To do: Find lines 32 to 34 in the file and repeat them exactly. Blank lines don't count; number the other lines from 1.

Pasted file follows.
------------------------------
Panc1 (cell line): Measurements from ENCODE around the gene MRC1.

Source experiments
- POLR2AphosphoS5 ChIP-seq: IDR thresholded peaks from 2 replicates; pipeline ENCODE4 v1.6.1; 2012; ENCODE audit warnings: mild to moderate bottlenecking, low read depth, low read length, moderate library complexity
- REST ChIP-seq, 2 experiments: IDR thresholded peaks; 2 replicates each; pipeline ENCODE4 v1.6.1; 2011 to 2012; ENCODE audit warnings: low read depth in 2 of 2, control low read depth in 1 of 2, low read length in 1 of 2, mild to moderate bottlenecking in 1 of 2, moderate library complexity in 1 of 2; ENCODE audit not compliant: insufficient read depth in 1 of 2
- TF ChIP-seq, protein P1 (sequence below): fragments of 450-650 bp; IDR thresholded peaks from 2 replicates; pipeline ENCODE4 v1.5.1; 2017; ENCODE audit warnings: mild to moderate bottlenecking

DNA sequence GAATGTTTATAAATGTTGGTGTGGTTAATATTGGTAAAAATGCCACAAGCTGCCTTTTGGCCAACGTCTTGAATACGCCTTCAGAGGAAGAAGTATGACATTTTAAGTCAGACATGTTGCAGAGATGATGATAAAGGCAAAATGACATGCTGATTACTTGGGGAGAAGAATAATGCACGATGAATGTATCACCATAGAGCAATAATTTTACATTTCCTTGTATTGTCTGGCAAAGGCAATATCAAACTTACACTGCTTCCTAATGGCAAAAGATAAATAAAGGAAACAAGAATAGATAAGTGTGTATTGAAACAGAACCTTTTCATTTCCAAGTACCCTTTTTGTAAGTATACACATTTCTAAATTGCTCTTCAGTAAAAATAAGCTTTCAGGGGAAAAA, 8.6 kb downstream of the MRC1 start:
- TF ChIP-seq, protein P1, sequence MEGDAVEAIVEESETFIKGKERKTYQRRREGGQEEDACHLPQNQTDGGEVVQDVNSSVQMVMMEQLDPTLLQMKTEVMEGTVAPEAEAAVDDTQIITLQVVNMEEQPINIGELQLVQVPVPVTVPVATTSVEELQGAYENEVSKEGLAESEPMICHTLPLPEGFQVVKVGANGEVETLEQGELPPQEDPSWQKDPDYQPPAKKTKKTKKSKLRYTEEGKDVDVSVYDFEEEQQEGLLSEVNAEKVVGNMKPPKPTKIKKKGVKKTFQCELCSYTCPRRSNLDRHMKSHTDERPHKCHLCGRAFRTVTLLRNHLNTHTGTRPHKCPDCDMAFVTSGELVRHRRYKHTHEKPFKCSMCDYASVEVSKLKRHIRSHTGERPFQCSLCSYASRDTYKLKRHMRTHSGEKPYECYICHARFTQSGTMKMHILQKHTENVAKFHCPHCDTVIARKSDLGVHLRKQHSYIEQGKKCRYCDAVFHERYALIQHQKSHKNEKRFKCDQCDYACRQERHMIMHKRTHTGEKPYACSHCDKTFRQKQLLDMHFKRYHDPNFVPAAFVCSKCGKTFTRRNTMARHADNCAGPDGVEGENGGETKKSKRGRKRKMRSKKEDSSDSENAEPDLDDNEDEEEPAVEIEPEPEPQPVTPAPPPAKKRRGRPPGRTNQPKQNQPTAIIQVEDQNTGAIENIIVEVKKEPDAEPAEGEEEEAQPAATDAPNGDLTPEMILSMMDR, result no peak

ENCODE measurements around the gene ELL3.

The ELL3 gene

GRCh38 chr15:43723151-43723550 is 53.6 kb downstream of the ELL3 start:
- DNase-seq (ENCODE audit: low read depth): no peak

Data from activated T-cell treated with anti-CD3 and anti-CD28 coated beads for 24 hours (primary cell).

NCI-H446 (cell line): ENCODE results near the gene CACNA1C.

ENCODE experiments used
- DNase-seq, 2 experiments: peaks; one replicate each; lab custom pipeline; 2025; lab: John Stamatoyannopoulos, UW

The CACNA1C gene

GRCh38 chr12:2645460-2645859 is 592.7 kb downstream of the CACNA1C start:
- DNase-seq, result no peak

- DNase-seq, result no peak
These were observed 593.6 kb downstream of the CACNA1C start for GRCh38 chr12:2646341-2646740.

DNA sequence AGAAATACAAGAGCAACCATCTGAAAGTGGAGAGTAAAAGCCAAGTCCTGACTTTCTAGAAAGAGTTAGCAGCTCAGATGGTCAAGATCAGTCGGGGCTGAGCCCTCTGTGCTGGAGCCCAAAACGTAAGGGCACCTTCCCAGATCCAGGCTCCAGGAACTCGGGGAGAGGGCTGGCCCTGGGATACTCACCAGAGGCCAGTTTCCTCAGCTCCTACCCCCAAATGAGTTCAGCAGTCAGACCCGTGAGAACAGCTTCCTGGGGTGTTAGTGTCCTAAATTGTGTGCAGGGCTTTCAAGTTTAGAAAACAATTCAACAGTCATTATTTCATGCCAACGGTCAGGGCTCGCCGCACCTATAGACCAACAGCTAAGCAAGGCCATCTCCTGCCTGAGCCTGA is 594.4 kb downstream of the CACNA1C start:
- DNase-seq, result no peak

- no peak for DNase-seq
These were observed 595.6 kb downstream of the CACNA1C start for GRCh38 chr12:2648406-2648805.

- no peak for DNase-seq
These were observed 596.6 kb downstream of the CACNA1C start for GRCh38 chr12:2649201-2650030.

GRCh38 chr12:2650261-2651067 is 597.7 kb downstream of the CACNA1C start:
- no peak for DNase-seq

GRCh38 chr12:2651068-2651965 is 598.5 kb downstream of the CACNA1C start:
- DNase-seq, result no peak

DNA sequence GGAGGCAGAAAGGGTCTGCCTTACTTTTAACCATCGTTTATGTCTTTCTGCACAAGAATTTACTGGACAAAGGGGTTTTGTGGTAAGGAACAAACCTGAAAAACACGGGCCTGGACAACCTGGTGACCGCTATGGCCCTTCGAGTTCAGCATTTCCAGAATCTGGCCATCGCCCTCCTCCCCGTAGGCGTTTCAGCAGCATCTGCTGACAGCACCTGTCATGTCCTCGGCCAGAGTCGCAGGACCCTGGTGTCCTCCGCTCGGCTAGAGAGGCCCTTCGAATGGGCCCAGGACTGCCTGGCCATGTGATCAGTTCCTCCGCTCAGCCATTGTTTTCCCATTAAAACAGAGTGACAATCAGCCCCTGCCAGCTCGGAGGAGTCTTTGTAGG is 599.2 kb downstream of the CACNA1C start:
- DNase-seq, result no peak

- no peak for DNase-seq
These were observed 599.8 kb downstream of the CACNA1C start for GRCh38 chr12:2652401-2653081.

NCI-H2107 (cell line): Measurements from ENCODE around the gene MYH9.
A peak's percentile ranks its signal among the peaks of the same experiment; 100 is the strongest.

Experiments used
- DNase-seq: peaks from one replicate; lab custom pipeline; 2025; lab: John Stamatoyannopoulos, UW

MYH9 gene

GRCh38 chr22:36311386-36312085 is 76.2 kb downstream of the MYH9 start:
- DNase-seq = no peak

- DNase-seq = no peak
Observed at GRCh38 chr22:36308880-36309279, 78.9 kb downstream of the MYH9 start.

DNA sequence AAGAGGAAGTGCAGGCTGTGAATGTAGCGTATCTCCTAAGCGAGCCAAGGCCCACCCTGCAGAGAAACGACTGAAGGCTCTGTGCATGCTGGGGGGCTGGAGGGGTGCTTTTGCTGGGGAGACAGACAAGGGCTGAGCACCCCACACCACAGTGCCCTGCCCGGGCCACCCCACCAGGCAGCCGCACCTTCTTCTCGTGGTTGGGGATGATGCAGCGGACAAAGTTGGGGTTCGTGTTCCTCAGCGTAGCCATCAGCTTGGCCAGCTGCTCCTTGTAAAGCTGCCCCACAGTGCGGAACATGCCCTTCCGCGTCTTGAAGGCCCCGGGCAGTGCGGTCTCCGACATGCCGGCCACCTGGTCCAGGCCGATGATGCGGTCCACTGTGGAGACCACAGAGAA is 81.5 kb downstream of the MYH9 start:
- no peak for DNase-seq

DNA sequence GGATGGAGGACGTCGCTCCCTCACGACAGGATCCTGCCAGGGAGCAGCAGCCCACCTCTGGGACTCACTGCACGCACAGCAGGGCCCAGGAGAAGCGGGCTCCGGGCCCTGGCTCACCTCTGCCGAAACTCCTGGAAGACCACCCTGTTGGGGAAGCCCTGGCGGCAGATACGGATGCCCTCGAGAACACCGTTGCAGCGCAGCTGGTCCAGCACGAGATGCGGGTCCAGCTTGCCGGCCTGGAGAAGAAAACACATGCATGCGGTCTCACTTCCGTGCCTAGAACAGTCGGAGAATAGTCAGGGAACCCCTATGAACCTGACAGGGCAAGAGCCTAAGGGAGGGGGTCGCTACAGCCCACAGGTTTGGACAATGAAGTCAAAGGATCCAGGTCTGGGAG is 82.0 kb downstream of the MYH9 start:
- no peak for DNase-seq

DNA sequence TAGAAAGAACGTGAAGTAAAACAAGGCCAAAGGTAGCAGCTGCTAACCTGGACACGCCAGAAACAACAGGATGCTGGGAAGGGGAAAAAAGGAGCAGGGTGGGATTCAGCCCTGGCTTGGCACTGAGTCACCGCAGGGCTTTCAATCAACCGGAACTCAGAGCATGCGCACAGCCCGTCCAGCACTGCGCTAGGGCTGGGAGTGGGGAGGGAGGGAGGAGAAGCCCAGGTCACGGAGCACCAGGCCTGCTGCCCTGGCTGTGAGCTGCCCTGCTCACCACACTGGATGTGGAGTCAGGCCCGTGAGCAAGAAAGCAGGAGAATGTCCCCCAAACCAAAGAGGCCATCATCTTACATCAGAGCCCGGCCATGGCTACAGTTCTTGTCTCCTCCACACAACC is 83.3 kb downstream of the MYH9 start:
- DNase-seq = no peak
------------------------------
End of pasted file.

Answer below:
- DNase-seq, result no peak

- no peak for DNase-seq
These were observed 599.8 kb downstream of the CACNA1C start for GRCh38 chr12:2652401-2653081.